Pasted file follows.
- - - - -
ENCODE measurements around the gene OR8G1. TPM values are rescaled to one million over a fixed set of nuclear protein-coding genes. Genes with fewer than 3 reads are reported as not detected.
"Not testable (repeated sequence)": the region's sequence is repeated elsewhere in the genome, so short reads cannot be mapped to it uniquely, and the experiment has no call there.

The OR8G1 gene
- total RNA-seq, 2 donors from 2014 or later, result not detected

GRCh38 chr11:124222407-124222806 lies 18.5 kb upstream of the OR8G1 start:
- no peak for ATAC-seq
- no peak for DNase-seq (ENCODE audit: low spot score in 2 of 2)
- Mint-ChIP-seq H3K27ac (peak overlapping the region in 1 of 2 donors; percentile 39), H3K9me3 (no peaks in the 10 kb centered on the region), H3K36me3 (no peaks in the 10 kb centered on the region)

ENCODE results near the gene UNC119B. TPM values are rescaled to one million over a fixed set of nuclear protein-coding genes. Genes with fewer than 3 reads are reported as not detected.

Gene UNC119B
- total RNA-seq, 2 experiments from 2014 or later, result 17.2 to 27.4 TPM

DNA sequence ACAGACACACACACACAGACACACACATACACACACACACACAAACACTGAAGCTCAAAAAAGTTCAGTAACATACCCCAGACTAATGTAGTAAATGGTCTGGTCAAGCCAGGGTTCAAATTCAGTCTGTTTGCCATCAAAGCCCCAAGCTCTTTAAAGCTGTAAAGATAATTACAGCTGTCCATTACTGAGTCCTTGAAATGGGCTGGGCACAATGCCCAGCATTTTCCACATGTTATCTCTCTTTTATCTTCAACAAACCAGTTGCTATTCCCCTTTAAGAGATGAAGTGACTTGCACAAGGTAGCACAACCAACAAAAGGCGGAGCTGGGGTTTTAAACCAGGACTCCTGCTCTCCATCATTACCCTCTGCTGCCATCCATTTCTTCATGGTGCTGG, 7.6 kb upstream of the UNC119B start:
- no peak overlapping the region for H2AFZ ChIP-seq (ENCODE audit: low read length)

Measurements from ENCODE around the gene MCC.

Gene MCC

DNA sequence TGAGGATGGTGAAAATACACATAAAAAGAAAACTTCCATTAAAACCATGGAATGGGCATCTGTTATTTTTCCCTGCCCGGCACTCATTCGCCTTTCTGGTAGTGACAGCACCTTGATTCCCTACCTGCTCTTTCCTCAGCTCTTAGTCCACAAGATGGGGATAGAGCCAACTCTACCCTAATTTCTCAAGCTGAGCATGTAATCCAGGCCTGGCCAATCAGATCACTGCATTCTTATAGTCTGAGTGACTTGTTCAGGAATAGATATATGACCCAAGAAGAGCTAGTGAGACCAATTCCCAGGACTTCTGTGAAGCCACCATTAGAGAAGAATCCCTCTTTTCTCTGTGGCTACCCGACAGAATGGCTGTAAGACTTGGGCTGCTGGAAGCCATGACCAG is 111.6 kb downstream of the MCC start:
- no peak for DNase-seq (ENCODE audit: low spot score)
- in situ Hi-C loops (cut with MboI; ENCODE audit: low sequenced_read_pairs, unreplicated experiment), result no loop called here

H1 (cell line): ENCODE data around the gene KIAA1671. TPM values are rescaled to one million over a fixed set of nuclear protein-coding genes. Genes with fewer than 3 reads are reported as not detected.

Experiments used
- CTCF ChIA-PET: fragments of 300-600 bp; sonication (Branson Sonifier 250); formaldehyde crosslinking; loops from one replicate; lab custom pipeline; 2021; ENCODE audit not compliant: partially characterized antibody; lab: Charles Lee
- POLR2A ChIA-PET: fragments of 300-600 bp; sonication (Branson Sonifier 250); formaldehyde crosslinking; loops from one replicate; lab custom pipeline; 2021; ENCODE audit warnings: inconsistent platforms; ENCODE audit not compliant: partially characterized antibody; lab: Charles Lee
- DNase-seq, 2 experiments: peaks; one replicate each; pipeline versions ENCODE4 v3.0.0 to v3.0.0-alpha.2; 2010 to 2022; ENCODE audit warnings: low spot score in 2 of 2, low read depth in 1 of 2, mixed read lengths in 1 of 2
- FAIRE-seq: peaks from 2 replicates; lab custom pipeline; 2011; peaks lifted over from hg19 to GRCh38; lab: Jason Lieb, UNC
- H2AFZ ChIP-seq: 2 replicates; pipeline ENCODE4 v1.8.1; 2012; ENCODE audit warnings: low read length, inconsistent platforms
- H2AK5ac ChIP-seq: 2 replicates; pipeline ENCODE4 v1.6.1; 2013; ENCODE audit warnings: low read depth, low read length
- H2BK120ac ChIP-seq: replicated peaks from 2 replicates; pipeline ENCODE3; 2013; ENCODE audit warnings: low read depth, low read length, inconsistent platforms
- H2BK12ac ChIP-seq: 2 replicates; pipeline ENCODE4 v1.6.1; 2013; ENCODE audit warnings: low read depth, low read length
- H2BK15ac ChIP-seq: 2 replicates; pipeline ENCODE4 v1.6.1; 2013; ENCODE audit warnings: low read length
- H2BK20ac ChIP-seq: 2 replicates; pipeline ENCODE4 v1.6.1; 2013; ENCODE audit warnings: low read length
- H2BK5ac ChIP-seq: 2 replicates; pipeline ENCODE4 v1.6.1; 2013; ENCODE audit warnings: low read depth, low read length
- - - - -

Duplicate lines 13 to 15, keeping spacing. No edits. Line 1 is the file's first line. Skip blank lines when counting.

- no peak overlapping the region for H2AFZ ChIP-seq (ENCODE audit: low read length)

Measurements from ENCODE around the gene MCC.

Gene MCC